Posted by: Chris | July 20, 2010

Noncognitivist constitutional theory

[posted by captainfalcon]

Jack Balkin has a superb post about whether the Commerce Clause challenge to Obamacare – championed by Randy Barnett – is “frivolous.” Barnett, obviously, says it is not, and (very early on) he developed a debunking story to tell about those who say it is: they don’t really believe it, because why else would they, following the Justice Department, argue that Obamacare is a legitimate exercise of Congress’s Commerce and Tax powers? This, as he ostentatiously puts it, is a “tell,” and what it tells us is that Obamacare’s defenders aren’t confident that their Commerce Clause rationale is sound.

Balkin has a specific objection to Barnett’s genealogical critique (lawyers who want to defend a particular proposition of law – as opposed to a proposition of law plus a rationale for it – raise multiple theories for strategic reasons, independent of what they think of each theory’s soundness). He also thinks that Barnett’s critique and its corollary (that the Commerce Clause objection is not frivolous) do not aim to be true, they aim to make themselves true. As Balkin puts it:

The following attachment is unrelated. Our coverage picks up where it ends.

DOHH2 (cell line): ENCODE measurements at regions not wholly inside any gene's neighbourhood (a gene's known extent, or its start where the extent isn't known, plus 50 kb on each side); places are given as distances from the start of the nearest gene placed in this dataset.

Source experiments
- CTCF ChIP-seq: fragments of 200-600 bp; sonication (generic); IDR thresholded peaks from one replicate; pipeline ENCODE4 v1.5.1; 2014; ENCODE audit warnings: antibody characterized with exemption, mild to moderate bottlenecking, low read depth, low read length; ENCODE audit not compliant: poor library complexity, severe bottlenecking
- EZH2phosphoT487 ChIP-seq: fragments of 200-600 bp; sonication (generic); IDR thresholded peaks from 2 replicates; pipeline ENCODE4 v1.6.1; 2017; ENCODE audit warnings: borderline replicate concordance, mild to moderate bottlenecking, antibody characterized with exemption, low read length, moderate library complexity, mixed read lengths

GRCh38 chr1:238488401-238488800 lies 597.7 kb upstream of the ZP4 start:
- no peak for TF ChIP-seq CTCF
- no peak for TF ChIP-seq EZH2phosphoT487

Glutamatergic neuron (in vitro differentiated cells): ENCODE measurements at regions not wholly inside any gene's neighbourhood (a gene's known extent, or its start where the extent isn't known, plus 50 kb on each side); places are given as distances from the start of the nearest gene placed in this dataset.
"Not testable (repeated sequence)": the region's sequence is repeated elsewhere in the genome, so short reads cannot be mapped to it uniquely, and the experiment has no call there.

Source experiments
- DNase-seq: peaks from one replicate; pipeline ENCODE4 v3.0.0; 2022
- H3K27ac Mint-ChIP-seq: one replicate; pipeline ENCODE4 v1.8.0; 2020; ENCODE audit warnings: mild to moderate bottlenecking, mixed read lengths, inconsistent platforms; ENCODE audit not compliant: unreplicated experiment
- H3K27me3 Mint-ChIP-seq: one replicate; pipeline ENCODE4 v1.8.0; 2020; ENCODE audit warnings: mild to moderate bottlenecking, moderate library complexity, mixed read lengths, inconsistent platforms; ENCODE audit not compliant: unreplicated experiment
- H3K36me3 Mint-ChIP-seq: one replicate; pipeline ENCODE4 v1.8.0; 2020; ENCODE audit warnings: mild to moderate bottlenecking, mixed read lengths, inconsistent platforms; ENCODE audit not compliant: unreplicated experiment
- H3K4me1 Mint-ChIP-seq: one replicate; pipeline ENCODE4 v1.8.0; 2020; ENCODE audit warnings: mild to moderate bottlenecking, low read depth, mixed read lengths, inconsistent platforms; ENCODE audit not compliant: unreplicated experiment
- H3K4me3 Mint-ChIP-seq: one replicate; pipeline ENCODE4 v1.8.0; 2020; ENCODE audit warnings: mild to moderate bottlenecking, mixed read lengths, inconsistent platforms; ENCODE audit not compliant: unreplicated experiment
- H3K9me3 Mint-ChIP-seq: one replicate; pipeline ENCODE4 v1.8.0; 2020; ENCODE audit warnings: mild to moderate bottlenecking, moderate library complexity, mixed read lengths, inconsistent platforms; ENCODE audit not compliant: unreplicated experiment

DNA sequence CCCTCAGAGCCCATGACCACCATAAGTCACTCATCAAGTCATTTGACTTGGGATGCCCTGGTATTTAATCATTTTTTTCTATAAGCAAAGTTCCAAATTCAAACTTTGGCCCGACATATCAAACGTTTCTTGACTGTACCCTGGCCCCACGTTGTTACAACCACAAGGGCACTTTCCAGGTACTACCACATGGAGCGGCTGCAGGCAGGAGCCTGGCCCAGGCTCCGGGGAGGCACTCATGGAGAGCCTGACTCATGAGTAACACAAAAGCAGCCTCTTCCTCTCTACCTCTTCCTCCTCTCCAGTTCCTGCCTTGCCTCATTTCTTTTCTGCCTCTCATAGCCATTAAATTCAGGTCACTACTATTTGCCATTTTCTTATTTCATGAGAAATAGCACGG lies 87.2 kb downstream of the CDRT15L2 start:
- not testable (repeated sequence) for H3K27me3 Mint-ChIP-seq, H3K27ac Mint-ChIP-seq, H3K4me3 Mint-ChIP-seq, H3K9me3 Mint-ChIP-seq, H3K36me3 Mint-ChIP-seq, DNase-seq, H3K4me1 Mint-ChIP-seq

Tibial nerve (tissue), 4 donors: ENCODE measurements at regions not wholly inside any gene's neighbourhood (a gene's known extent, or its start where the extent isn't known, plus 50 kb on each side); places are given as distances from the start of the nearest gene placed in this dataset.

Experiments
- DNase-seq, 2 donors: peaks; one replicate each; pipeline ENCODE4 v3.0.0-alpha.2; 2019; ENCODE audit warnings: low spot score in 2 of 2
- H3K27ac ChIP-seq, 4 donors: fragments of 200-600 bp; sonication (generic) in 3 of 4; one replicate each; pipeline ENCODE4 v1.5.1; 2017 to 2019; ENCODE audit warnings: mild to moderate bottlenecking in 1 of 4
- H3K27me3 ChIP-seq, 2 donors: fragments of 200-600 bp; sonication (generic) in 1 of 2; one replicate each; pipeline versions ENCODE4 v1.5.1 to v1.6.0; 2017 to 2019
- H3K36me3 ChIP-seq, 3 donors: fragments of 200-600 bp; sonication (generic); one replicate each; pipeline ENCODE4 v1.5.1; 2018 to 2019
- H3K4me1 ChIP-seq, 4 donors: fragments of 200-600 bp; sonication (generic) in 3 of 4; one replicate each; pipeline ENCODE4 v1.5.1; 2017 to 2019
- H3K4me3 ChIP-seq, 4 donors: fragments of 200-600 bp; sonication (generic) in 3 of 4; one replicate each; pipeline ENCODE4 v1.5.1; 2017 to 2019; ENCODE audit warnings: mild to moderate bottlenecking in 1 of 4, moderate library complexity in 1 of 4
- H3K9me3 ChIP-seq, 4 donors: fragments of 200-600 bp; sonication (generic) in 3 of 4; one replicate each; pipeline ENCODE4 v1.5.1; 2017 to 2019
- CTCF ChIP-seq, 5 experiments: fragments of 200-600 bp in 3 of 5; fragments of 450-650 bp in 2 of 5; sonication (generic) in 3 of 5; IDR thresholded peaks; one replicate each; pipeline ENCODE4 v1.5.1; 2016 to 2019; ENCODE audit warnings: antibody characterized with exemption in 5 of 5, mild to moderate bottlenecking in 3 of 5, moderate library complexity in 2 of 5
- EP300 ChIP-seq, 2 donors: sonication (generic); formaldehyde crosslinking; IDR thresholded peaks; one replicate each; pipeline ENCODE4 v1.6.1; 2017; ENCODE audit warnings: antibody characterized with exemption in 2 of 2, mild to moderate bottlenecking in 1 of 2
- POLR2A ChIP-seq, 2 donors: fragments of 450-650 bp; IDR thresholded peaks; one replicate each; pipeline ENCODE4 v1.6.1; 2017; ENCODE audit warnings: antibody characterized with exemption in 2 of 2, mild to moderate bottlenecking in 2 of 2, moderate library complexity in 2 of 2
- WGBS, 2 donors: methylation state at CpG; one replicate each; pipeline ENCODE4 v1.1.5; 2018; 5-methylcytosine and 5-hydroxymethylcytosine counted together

Randy Barnett wants you to know that his arguments are not frivolous. But he is not simply reporting a fact about the world. He is engaged in a performative utterance. He is trying to make this statement true by the fact that he, a prominent constitutional theorist and litigator, is saying it. And he is trying to get enough people to agree with him so that what he says is true will actually become true.

Randy is part of a large group of conservative and libertarian lawyers, politicians, and activists who want to change the public’s mind about the powers of the federal government. They want the public and the courts to rethink the assumptions of the activist state that came with the New Deal. They want to restrain the growth of the federal government and push it back, because they believe that this is more faithful to the Constitution as they understand it.